ASHEVILLE, N.C. — It was something like a confectionary American Idol. By 4:30 p.m. Monday, contestants and the families of contestants were gathered outside of the Omni Grove Park Inn's Grand Ballroom, waiting to enter — hoping to win.
Inside were dozens of sculptures rendered in sugar and flour, all vying for first place in the hotel's 25th Annual National Gingerbread House Competition. There were houses with clear panes of sugar for windows, revealing glimpses of frosted Christmas trees inside.
In one case, a tiny bakery was crafted with a Lilliputian stove inside, its door open, revealing buns baking inside. In the miniature kitchen, a jar sat on the counter, holding the tiniest wooden spoons imaginable.
And even that wasn't enough to land the little gingerbread bakery on the winner's table.
The competition this year was clearly stiff. There were 170 entries from 17 states across the nation, with another entry coming from Ontario, Canada.
"One of the things we found exciting about this year in particular is that a large number of previous grand-prize winners came back to compete," said Tracey Johnston-Crum, director of public relations for the Grove Park Inn. "The bragging rights to take home the 25th award is kind of a big deal."
Bakers compete in four categories — child, youth, teen and adult — with a roster of professional judges grading each entry on criteria including consistency of theme and creativity.
All creations must be 75% gingerbread and completely edible, including the base and adhesives. "We even have a judge who drills into things to make sure we know exactly what they're made of," Johnston-Crum revealed.
The level of competition took a step up this year, said Johnston-Crum, who noted that among the adult entries, half-points separated some of the top 10 contestants.
The children also came to win.
"A lot of times when we get a child entry, it was done with lots of love, but maybe not so much technique," she said. Not so this year, where gingerbread houses included a fanciful castle, Santa's gift shop and a grand ballpark, complete with gumdrop lights and a sugary scoreboard.
Bettina Hoeninger had traveled to Asheville from Fredericksburg, Va., with students from several of her high school German classes. Together, they had submitted two entries into the teen competition.
Hoeninger's classes had won the category the past four years, she said. But she expressed doubts over whether they'd win again. "The competition is a bit harder than in previous years, I have to say," she said.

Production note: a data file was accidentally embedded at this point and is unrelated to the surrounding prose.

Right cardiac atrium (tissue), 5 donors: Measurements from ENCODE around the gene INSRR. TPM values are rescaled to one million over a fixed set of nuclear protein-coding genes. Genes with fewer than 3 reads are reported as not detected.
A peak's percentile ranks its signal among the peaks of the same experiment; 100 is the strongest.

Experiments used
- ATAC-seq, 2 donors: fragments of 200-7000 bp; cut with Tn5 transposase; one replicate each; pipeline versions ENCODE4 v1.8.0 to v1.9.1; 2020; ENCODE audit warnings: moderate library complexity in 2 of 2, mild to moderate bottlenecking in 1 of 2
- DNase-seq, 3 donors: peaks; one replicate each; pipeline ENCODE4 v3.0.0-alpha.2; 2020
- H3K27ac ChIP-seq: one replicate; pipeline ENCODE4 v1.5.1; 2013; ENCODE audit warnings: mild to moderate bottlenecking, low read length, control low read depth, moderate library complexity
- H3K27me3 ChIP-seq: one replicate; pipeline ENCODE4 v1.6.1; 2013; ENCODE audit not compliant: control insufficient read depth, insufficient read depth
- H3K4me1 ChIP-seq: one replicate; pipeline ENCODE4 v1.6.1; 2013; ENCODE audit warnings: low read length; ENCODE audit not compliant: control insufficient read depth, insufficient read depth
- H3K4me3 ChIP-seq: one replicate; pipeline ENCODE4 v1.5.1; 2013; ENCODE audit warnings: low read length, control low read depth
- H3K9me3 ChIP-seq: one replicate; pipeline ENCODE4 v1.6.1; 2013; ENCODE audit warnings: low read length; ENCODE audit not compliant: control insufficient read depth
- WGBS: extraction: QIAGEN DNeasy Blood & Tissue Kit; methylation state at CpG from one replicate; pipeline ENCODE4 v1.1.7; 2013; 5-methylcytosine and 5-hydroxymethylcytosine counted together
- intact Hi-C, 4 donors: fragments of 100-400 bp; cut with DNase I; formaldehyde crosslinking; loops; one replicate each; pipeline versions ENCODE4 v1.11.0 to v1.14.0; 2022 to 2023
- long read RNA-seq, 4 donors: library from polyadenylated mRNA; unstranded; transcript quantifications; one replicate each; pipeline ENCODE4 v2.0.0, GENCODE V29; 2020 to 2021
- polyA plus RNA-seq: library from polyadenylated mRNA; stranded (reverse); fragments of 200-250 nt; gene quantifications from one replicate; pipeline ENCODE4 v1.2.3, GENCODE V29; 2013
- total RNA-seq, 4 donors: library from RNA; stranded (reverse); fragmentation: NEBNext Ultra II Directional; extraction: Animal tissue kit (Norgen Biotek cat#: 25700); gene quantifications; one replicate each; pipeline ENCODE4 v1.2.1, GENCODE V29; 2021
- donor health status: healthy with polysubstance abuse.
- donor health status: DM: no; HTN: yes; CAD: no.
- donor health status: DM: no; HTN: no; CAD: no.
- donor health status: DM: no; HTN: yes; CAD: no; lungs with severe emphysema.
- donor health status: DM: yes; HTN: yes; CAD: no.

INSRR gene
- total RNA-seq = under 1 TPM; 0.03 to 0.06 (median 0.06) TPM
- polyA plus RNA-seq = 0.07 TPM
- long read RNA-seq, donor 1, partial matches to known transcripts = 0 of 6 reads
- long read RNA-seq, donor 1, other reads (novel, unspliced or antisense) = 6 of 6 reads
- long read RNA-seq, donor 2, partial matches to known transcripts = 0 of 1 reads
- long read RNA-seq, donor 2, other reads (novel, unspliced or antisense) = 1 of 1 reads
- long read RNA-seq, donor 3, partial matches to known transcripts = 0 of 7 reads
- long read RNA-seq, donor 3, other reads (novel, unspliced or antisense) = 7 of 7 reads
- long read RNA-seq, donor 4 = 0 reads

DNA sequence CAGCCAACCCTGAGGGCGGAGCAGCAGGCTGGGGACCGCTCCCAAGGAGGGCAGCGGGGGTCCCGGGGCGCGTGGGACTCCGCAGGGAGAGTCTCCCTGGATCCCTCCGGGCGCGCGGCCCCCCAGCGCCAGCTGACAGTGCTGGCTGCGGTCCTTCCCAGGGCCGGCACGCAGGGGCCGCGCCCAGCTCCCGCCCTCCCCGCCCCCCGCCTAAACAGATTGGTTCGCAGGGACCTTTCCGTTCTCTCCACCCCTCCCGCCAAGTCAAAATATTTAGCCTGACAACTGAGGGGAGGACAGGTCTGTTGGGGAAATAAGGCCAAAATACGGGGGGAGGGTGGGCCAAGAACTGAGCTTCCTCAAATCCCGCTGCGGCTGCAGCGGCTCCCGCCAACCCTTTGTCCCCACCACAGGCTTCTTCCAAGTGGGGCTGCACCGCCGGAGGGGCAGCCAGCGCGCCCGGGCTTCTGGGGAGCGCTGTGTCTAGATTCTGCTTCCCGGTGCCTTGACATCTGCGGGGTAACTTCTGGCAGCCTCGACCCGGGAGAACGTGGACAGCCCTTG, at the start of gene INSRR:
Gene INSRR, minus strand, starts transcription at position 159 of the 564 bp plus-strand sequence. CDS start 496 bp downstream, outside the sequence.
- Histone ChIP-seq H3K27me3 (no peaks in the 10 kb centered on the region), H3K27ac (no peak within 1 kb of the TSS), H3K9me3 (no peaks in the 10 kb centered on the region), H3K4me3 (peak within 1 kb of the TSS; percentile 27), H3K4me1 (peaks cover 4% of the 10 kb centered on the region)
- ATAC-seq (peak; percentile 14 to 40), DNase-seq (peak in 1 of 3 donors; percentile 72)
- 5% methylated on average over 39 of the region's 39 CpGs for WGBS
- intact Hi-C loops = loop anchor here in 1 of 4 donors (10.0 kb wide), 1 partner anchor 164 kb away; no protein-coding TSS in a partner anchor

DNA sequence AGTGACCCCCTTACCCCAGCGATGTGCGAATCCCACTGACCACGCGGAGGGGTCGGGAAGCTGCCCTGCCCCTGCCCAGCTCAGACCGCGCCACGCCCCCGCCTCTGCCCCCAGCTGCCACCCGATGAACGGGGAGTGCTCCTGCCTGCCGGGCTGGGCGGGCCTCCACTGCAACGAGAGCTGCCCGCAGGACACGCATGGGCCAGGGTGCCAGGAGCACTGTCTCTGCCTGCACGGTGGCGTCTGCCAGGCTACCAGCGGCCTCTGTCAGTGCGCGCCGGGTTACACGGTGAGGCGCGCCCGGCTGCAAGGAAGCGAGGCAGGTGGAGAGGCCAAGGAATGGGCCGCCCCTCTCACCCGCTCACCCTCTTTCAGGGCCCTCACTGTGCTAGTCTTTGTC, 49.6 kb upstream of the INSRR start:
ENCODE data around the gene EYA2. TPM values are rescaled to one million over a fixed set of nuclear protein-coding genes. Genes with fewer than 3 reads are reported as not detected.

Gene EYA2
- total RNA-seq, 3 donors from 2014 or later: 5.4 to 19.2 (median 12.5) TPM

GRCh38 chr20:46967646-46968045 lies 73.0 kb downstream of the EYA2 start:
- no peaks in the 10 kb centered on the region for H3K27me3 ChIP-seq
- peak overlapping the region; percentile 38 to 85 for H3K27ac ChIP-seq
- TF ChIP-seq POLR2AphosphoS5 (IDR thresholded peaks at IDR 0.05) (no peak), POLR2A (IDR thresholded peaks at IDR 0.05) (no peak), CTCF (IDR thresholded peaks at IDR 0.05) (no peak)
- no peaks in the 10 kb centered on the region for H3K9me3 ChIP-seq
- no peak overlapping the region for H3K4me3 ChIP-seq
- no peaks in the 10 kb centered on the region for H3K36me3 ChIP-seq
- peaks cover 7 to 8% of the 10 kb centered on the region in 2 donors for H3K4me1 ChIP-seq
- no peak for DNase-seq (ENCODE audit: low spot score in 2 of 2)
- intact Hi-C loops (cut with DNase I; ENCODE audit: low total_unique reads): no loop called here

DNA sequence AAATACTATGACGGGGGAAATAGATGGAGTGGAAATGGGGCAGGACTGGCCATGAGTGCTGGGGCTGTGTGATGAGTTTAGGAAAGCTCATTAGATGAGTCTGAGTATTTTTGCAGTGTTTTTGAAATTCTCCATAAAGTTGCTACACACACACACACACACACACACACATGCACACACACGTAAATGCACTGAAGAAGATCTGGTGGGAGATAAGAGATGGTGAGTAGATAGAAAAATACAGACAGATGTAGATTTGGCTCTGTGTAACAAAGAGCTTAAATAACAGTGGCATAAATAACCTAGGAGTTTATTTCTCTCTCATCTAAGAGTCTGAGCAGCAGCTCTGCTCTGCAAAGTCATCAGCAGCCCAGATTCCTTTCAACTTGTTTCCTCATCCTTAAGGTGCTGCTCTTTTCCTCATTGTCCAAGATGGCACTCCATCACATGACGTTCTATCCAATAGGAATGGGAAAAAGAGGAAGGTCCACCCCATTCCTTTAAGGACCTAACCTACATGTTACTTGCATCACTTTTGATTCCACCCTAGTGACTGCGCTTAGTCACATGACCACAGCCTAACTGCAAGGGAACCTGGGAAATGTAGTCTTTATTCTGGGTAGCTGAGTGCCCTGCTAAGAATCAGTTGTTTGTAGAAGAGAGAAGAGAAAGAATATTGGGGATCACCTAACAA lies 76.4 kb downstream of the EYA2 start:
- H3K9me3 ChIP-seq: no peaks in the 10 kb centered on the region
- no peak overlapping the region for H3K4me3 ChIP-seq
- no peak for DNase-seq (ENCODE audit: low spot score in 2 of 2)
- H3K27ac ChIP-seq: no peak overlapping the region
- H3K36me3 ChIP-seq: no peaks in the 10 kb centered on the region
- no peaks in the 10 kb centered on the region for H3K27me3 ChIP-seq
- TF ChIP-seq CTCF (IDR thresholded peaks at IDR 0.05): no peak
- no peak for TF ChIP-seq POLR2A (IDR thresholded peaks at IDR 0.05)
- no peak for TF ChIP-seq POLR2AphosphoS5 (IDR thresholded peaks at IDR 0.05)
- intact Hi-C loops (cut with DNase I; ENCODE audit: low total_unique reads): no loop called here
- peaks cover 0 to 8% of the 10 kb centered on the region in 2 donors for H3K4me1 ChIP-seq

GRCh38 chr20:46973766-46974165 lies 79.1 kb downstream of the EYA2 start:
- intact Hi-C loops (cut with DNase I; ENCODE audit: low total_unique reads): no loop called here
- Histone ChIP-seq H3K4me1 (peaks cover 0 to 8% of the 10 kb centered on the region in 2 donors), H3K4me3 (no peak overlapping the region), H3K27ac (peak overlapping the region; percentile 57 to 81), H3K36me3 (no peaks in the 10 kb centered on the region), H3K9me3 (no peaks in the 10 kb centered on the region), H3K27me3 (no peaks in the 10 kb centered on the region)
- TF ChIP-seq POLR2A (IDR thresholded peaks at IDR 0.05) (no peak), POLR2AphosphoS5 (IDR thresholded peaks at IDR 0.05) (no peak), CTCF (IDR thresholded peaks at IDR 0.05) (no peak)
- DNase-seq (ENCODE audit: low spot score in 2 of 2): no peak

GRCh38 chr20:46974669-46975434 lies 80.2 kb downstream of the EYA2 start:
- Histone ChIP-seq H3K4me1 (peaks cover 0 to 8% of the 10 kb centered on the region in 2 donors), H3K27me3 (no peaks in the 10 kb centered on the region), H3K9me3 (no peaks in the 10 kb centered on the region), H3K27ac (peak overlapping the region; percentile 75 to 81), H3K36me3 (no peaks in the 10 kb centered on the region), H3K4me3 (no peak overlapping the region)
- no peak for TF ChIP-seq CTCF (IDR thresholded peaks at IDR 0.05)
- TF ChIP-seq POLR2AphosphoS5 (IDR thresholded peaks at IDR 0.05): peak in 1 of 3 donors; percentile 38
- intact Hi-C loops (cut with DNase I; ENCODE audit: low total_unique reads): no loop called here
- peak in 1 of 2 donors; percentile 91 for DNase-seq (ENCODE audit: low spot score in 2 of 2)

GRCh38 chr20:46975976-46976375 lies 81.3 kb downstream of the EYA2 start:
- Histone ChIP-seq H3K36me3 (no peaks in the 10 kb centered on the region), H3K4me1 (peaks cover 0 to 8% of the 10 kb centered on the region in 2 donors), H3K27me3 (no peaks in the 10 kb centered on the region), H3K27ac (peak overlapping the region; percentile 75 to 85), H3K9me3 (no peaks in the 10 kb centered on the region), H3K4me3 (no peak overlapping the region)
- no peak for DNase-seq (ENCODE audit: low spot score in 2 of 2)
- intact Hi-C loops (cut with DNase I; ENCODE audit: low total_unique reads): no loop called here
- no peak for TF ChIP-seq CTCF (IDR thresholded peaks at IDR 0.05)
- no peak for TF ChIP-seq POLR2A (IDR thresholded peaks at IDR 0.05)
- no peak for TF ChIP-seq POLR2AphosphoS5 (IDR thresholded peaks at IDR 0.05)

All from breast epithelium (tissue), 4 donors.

When the winners were called, Team Courtland High School German 1-3 and Team Courtland High School German 4 and AP had won second and third place, respectively.
"I'm very happy," she said. "Not disappointed."
She said the level of competition would inspire her to try harder next year. "That's what competition's about, right?"
Ann Bailey, of Cary, won first in the adult category with "The Three Ghosts," her rendition of Charles Dickens' A Christmas Carol.
More sculpture than house, the piece featured a number of the holiday story's fanciful characters, including a gingerbread Ebenezer Scrooge and a foreboding Ghost of Christmas Future, pointing with a gnarled finger complete with a long, black fingernail.
To create the set upon which the characters were posed, Bailey sculpted books with ginger gel, a proprietary blend of gingerbread flour, gelatin, "and a few other ingredients that are secret," she explained.
Some of the books were slightly open as if dropped there, displaying within their intricate covers delicate pages made of edible wafer paper, which is typically rice-based.
Despite her level of expertise, Bailey felt overwhelmed by her win, especially considering the talent she was up against, she said.
Her secret? "Just to have fun. I'm an artist and I wanted to do an art piece, not just a house."
"That's just who I am," she said of the level of detail. "If I do a piece, I want to make sure that I capture every single little bit so it tells a story. You don't have a hand without fingernails, and those little details really count for a lot."
Sharon Fahrer, sitting at the edge of the crowd, did not have a dog in the fight. She said she was there for the sheer joyful spectacle of the gingerbread competition.
She likened the pomp and circumstance, the anticipation in the air, to the feeling the night before the Macy's Thanksgiving Day Parade in New York, where she lived before moving to Asheville 21 years ago.
"You can watch the balloons being blown up, and it's such a New York Thanksgiving event," she said. "To me, this is the Asheville equivalent — how exciting it is to see all the gingerbread. It's that exciting vibe."
Winners of the 25th Annual Gingerbread House Competition
1st: Coble Adams, Raleigh, N.C., "Ginger Baker."
2nd: Ms. May's and Ms. Keena's Kindergarten Class, Asheville, N.C., "The Three Little Pigs."
3rd: Mrs. Leatherwood's First Grade Class, Black Mountain, N.C., "Our Treasures."
1st: Mrs. Choi's Class, Asheville, "The Dog Daze of School."
2nd: Foral and Smith Kids, Greenville, S.C., "The Balloon Poppers."
3rd: Gumdrop Girls, Sherrills Ford, N.C., "Christmas Over the Rainbow."
1st: Gabriella Arthur, Easley, S.C., "Family."
2nd: Courtland High School German 1-3, Fredericksburg, Va., "December 23rd."
3rd: Courtland High School German 4 and AP, Fredericksburg, Va., "A King's Retreat."
1st: Ann Bailey, Cary, N.C., "The Three Ghosts."
2nd: Glenda Tant, Lebanon, Tenn., "Christmas in Venice."
3rd: Beatriz Muller, Innisfil, Ontario, Canada, "At Water's Edge."